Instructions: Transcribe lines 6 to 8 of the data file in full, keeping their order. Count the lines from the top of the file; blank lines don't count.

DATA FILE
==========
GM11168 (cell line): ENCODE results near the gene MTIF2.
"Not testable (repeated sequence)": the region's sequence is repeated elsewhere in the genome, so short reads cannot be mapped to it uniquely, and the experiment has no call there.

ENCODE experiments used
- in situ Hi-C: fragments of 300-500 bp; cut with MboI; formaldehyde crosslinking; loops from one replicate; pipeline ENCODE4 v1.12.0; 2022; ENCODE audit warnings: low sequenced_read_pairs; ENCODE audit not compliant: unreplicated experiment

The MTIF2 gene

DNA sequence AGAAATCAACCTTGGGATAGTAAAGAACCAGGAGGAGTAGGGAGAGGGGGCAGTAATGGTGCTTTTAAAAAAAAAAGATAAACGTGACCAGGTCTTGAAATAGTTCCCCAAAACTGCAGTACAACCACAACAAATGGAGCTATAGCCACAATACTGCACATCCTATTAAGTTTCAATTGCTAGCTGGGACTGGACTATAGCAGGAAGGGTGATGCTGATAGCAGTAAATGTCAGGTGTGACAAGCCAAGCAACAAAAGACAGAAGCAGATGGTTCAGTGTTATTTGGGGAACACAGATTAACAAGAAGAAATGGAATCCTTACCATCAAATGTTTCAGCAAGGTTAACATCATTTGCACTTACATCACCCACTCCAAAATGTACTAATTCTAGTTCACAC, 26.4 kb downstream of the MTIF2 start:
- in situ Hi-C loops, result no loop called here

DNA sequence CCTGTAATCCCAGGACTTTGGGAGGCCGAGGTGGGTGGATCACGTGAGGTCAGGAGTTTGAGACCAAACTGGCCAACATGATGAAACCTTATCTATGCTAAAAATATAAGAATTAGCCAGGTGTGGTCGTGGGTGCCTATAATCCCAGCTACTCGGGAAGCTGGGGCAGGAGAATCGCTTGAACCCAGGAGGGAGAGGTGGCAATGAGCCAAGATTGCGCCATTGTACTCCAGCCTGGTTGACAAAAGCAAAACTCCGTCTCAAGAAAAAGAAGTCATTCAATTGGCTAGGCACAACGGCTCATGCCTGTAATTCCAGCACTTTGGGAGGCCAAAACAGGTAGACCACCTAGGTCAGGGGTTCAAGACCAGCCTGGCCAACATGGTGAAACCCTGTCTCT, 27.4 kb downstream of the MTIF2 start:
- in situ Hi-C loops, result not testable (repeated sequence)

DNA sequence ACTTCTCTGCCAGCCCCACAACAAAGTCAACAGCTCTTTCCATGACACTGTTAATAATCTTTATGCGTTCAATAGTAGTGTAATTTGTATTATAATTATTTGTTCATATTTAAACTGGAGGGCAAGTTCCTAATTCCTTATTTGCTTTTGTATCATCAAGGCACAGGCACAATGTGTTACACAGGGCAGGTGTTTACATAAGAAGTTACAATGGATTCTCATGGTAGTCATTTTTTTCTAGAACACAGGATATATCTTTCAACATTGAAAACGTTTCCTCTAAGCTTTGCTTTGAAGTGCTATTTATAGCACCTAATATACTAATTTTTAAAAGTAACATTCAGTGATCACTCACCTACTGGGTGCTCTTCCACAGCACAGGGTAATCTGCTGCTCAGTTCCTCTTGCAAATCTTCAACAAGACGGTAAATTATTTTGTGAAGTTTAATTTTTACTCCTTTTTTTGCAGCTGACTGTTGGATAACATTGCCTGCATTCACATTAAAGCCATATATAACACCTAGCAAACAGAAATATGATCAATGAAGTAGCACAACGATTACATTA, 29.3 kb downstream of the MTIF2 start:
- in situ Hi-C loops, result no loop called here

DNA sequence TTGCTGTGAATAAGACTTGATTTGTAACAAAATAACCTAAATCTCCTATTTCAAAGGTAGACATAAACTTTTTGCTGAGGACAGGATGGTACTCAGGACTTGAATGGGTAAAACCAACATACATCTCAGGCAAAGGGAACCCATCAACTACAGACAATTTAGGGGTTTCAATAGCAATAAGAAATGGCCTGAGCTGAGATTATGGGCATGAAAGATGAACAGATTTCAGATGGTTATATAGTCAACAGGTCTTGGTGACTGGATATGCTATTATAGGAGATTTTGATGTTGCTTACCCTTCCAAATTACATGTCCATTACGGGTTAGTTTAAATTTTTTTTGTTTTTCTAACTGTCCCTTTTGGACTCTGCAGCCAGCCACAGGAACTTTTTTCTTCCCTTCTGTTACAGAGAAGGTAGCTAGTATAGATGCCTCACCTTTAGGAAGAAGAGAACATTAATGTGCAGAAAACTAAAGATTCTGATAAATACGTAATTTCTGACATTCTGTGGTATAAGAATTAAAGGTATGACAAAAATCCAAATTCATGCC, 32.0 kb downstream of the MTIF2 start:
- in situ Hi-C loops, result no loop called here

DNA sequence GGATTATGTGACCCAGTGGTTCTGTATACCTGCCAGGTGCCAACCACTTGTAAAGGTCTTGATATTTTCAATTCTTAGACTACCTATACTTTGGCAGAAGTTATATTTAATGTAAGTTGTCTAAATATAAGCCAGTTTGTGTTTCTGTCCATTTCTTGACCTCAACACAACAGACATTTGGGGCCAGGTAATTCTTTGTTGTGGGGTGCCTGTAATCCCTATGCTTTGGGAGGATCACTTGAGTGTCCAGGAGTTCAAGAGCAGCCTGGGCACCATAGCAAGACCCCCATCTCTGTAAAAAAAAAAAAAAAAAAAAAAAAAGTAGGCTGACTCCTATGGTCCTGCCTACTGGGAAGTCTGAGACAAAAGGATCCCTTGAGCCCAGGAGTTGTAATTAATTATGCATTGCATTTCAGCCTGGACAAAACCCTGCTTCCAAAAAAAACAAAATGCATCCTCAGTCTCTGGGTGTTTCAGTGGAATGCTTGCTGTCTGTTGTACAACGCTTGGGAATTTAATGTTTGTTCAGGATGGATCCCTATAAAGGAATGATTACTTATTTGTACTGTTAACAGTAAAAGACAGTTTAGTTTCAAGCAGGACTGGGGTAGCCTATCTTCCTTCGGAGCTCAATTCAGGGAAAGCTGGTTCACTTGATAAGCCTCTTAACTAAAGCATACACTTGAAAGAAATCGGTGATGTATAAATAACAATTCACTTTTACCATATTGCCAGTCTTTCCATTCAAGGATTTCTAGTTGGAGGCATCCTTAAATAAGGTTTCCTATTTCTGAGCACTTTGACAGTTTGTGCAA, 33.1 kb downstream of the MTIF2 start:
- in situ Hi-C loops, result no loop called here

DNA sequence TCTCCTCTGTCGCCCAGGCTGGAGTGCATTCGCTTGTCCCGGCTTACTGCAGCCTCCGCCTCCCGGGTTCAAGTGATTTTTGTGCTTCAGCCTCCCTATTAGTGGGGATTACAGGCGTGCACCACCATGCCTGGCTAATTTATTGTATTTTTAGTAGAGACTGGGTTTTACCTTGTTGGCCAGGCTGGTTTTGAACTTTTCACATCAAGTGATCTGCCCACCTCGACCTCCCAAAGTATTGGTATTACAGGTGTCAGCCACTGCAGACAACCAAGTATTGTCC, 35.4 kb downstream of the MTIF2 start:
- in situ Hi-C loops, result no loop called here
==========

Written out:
DNA sequence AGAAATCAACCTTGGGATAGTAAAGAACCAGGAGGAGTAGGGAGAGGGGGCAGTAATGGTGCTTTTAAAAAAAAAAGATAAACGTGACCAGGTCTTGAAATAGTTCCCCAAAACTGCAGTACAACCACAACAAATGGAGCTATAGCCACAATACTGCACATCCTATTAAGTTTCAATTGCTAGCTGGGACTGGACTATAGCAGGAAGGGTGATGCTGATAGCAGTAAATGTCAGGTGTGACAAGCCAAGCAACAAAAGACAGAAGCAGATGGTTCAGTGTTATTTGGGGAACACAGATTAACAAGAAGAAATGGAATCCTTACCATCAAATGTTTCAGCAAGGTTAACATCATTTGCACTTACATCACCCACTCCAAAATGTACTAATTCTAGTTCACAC, 26.4 kb downstream of the MTIF2 start:
- in situ Hi-C loops, result no loop called here

DNA sequence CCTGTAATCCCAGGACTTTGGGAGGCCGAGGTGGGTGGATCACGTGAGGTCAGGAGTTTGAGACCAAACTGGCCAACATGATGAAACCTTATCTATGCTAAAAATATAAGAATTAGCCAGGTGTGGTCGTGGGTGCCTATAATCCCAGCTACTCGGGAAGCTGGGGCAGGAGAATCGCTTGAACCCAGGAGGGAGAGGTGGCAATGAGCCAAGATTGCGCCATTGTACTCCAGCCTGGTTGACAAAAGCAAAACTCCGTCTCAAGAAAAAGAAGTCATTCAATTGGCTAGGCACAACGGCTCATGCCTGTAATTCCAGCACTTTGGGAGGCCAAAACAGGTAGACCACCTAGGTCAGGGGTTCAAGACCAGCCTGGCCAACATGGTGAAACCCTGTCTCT, 27.4 kb downstream of the MTIF2 start: